Wednesday, February 23, 2005

RFID and the Politics of Cigarette Smuggling

The EU is cracking down on Phillip Morris International (PMI) for allowing their products to be smuggled around the world. While I find the death merchants at PMI to be totally noxious individuals, I have some sympathy for their plight. We're not talking about nuclear waste here, how much time and effort are these manufacturers supposed to use to track their goods?

Regardless, the Europeans are demanding the cigarette maker take action.

The 25-nation EU is, in effect, ordering the cigarette maker to implement a supply chain system that will keep track of every Marlboro, Bond Street and Parliament carton—as well as Philip Morris' other brands—from the time the cigarettes are packaged to the time they're sold by anybody, anywhere, in the world.

It's a demand that the EU could easily impose on manufacturers of liquor, apparel, pharmaceuticals, hazardous materials or other products that want to do business in its surging $12 trillion-a-year common market. And other governments—particularly those facing financial deficits, like the U.S.—could be easily motivated to follow along with their own actions.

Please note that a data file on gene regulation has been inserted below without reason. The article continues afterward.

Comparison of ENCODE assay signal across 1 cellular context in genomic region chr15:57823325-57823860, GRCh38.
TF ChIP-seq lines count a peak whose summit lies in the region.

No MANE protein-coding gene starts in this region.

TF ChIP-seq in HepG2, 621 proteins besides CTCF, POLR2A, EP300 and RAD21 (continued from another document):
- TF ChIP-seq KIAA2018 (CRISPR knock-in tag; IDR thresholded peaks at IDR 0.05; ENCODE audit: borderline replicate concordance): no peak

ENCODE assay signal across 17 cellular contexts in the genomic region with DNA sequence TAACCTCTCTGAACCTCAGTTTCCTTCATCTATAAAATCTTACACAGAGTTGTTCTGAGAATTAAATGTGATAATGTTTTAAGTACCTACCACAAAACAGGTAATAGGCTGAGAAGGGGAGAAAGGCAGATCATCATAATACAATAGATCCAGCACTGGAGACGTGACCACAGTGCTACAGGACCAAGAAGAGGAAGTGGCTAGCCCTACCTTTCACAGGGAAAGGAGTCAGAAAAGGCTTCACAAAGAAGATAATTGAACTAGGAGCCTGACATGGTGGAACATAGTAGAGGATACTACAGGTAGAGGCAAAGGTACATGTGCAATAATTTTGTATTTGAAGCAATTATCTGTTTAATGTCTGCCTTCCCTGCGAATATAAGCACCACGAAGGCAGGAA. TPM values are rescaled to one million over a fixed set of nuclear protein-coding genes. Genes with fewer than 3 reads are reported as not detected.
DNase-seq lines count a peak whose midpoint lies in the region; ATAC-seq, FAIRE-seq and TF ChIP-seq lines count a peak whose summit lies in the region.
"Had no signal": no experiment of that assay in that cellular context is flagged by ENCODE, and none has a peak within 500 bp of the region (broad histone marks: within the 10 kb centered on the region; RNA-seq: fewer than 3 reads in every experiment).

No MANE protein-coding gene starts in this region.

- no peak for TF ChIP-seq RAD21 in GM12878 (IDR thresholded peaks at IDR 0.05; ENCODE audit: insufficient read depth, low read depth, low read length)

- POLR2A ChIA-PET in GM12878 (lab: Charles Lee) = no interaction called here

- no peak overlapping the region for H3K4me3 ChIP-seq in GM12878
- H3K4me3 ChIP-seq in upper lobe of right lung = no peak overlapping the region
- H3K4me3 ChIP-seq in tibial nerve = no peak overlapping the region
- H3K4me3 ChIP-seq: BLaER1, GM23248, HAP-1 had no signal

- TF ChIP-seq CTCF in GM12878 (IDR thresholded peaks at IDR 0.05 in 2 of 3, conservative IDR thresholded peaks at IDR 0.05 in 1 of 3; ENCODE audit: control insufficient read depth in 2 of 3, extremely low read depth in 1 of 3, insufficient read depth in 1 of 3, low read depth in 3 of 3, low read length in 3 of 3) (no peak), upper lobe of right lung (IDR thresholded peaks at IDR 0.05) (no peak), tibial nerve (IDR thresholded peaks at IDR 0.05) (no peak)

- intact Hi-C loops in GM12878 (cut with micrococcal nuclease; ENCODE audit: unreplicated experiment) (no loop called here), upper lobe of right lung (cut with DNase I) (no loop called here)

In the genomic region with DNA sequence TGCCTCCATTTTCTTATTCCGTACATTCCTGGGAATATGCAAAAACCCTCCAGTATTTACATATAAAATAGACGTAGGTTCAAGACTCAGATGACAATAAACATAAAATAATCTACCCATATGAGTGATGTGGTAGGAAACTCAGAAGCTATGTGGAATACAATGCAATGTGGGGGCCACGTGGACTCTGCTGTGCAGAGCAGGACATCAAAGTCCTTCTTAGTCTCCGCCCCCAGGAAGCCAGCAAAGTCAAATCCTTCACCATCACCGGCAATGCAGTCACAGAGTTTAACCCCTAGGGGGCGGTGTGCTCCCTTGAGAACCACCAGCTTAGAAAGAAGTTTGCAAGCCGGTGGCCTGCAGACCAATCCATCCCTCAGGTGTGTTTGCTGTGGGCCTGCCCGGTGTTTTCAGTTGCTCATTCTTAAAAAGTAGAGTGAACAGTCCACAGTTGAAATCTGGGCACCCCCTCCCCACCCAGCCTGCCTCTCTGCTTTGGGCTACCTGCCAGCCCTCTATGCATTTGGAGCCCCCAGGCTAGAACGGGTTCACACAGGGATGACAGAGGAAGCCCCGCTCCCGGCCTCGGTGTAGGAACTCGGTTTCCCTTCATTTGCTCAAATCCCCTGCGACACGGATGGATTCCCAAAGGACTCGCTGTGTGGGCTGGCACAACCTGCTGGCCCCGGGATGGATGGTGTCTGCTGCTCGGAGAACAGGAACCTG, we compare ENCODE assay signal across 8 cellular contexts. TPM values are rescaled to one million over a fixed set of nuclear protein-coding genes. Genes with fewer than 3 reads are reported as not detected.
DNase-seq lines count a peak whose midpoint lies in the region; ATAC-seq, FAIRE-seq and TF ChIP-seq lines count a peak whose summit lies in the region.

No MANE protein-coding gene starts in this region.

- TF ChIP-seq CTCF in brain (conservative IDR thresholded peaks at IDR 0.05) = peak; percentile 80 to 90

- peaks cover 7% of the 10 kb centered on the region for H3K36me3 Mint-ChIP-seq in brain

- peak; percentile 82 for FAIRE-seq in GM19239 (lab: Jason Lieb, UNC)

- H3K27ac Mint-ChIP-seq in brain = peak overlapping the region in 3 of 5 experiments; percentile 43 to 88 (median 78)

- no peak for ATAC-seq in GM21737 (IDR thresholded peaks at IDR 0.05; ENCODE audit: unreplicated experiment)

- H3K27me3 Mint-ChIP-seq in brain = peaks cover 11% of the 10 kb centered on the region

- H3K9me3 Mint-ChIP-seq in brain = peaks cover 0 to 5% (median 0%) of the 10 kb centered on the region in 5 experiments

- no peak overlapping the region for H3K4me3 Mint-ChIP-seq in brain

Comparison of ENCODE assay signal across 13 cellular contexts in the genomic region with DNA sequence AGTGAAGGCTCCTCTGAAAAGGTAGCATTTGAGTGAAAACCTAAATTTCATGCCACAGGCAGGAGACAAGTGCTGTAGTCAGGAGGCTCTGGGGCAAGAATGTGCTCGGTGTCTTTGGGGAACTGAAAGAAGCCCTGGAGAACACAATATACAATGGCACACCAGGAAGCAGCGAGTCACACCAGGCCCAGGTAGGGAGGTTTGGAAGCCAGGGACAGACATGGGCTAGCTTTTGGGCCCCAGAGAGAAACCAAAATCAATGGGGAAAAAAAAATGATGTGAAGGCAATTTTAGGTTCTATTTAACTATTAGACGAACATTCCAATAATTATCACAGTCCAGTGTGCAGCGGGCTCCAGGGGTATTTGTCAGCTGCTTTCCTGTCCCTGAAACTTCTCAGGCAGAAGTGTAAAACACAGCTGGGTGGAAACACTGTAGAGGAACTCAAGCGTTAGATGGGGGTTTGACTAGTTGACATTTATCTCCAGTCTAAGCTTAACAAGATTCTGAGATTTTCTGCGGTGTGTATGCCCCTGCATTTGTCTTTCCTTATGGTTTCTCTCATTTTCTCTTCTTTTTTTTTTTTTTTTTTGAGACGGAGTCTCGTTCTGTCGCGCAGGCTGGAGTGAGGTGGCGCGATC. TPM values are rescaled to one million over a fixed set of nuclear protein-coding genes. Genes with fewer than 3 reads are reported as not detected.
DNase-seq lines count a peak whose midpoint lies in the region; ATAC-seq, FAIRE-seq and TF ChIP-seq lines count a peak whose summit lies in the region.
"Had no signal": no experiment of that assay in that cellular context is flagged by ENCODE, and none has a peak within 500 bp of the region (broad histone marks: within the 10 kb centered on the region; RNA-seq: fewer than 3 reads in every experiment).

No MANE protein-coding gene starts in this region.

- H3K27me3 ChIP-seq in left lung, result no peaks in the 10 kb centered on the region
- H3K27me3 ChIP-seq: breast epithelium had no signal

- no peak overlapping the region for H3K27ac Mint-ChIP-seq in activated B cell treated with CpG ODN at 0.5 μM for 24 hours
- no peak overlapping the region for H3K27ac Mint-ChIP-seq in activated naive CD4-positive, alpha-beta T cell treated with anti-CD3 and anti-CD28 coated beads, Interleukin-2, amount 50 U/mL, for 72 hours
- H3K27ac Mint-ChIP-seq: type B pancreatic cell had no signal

Leaks in the distribution of cigarettes conservatively cost national, state and local governments more than $30 billion a year in tax revenue, according to the World Health Organization. Smokes are not the only trade of unauthorized distributors. Illicit supply chains move more than $500 billion a year in smuggled and counterfeit goods, from pocketbooks to steel, says the U.S. Government Accountability Office.

"This is just the beginning for manufacturers in many industries," says Kara Romanow, an analyst with AMR Research. "Either by force of regulation or from a large customer such as Wal-Mart, companies are being forced to get their supply chains under better control." (emphasis added) |Link|


Of course, RFID is discussed as a possible option, but it's probably too expensive to implement in this instance at least on the cigarette pack level. The economics change a bit for the cigarette carton or pallet of cigarette cartons, but the ability to track the items is also greatly reduced.

These sort of regulatory efforts create even more impetus for implementing the Internet of Things. For the record, I don't think the the world will be a fun place to live after the Internet of Things is fully operational. I believe the Internet of Things will make totalitarian control of society vastly easier.

But I also think we are inexorably sliding down that slope.

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